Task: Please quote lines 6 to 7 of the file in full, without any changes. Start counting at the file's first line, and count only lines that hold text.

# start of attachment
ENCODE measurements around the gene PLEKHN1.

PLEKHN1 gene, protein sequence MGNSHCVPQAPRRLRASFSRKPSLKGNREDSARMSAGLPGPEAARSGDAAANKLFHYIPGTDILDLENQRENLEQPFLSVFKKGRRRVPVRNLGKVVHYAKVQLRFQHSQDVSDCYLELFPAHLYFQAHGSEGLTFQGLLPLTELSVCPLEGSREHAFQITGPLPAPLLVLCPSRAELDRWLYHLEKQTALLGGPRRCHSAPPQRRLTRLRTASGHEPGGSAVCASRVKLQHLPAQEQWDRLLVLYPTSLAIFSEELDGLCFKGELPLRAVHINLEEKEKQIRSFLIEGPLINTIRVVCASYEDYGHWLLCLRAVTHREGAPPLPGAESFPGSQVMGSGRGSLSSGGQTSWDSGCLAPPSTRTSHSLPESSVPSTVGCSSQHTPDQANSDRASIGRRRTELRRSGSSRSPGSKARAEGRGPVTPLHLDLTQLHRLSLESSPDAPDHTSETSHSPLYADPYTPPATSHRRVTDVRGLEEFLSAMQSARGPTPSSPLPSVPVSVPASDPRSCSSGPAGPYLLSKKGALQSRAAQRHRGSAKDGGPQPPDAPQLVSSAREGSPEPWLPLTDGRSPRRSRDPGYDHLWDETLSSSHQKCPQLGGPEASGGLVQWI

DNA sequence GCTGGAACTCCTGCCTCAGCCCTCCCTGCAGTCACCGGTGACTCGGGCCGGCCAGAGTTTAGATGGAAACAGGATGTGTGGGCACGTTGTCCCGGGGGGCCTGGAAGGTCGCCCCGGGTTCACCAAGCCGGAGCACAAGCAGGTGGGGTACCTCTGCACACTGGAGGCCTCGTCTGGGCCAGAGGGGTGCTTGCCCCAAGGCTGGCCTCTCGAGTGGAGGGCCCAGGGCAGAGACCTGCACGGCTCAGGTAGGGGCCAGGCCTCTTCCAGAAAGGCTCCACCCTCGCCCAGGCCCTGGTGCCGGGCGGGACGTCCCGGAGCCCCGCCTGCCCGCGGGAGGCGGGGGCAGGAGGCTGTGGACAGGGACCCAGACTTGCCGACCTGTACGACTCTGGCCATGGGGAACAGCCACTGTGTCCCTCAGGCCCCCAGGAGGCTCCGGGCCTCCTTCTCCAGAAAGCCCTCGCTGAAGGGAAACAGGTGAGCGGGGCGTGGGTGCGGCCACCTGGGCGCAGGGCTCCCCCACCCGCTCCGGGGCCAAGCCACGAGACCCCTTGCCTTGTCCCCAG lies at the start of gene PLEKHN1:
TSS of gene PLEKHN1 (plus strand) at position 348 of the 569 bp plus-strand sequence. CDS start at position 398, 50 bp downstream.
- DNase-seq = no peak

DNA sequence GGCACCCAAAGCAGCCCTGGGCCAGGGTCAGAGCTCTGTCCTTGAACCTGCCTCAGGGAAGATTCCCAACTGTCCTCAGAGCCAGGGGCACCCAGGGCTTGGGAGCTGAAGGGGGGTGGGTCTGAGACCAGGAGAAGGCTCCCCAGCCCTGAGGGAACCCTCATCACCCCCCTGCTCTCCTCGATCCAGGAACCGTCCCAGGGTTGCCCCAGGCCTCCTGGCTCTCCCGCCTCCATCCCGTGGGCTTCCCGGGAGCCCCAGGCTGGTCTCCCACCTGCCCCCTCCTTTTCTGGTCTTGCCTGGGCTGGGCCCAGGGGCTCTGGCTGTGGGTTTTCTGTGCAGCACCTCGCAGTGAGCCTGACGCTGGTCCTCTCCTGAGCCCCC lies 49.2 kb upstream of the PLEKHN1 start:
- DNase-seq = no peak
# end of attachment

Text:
DNA sequence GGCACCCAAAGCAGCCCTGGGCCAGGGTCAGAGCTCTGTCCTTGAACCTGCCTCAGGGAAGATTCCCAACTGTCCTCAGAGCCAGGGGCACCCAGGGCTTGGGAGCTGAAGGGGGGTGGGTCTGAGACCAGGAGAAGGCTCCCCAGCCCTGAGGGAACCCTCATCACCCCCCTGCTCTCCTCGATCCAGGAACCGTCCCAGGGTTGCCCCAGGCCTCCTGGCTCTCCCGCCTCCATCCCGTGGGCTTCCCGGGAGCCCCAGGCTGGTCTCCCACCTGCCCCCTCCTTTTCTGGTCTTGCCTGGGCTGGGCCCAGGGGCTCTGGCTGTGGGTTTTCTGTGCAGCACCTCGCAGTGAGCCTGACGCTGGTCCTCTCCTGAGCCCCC lies 49.2 kb upstream of the PLEKHN1 start:
- DNase-seq = no peak